To further explore what these four criteria mean in practice, be sure to read this excellent article by attorney Howard Zaharoff that originally appeared in Writer’s Digest magazine:  “A Writers’ Guide to Fair Use.”

In practice, if you’re only quoting a few lines from a full-length book, you are most likely within fair use guidelines, and do not need to seek permission. But understand this is a gray area, and every case is different.

When should you seek permission?

If you use someone’s copyrighted material in such a way that it might not be considered fair use, then you should ask for explicit permission. Remember that crediting the source does not remove the obligation to seek permission. It is expected that you always credit your source regardless of fair use; otherwise, you are plagiarizing.

To seek permission means contacting the copyright owner of the work (or their publisher or agent), and requesting permission to use the work. Most publishers have a formal process that requires a signed contract. Often, you are charged a fee for the use, anywhere from a few dollars to thousands of dollars. I’ve written a separate post explaining the process for seeking permissions, with a sample request form. 

But there is an unfortunate Catch-22 here. Once you start asking for permission—to reduce your risk—that gives the creator/owner of the work the opportunity to ask for money or refuse to give permission, even in cases where the use would actually be considered fair. So you can get taken advantage of if you’re overly cautious.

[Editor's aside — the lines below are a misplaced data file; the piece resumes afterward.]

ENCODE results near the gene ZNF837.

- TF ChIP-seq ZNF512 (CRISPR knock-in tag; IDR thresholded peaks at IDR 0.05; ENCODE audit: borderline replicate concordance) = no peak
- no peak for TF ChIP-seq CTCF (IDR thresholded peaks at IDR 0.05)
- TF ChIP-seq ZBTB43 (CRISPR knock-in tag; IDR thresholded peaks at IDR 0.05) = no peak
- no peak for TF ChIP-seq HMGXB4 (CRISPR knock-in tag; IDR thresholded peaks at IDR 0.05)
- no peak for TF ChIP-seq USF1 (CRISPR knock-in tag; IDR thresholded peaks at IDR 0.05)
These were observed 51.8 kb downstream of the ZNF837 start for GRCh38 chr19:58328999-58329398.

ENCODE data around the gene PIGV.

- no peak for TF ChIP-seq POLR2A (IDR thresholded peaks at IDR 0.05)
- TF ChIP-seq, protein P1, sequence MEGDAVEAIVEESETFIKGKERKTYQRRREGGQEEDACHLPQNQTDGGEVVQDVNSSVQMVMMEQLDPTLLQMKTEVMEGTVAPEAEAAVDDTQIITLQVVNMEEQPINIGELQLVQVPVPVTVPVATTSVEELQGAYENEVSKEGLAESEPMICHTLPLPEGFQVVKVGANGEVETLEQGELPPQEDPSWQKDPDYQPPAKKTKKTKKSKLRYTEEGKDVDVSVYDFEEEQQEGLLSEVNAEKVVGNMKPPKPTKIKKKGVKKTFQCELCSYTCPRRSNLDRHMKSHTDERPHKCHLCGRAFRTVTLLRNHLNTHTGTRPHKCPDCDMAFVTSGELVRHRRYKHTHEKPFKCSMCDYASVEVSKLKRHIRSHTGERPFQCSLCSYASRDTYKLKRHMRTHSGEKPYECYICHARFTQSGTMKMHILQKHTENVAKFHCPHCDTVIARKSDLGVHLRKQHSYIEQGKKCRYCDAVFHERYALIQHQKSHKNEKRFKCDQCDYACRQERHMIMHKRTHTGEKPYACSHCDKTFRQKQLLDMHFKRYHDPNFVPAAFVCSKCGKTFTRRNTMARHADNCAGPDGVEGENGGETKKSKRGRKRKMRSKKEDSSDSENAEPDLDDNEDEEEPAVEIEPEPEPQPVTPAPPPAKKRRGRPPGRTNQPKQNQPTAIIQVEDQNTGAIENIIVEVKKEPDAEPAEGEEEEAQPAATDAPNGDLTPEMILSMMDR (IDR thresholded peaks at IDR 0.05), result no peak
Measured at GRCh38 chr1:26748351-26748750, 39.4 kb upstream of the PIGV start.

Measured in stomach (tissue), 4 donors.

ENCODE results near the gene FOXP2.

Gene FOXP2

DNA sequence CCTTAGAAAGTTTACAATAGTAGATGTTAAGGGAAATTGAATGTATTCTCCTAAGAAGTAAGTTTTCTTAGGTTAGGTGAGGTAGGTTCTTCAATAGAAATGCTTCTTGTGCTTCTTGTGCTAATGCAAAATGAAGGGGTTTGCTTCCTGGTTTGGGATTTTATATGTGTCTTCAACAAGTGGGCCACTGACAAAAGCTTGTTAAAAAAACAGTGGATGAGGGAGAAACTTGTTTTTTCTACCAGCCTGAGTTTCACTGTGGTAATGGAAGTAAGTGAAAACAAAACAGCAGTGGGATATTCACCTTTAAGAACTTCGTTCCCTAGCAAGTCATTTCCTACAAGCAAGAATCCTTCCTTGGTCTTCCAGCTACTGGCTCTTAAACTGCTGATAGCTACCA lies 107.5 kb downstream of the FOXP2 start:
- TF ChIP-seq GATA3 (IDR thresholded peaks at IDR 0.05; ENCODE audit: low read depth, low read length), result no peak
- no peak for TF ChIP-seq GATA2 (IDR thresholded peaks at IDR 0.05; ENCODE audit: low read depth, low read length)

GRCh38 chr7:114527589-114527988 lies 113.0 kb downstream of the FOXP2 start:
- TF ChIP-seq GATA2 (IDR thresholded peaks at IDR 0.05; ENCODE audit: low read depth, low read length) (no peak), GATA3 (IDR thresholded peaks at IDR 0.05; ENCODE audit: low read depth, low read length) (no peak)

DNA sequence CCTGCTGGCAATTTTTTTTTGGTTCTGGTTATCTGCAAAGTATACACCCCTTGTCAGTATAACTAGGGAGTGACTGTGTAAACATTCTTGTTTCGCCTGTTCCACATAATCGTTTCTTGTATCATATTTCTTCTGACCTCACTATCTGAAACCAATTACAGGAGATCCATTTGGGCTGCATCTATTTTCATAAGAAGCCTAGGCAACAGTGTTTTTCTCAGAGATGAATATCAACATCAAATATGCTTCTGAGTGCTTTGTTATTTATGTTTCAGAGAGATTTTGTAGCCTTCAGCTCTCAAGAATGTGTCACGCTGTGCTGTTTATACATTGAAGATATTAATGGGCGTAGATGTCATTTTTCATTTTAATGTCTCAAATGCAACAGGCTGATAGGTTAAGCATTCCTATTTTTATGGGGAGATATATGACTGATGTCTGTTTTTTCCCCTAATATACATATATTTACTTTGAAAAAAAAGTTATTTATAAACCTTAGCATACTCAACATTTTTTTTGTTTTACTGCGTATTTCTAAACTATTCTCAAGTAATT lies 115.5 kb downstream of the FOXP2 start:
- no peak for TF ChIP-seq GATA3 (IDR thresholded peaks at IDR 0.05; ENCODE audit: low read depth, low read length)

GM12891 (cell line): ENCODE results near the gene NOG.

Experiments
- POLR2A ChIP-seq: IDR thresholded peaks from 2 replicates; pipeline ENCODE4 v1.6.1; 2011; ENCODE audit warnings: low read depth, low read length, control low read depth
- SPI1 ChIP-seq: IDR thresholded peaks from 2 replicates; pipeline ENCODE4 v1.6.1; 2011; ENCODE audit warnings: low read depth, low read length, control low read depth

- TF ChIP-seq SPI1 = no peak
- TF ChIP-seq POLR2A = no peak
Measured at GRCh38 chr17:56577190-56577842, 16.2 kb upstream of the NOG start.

How to avoid the necessity of seeking permission

The best way to avoid seeking permission is to not quote or excerpt another person’s copyrighted work. Some believe that paraphrasing or summarizing the original—rather than quoting it—can get you off the hook, and in some cases, this may be acceptable. But be aware you can still be found in violation of fair use, and guilty of copyright infringement, when paraphrasing.

You can also try to restrict yourself to using work that is licensed and available under Creative Commons—which does not require you to seek permission if your use abides by certain guidelines. Learn more about Creative Commons.

What about using work from websites, blogs, or in other digital mediums?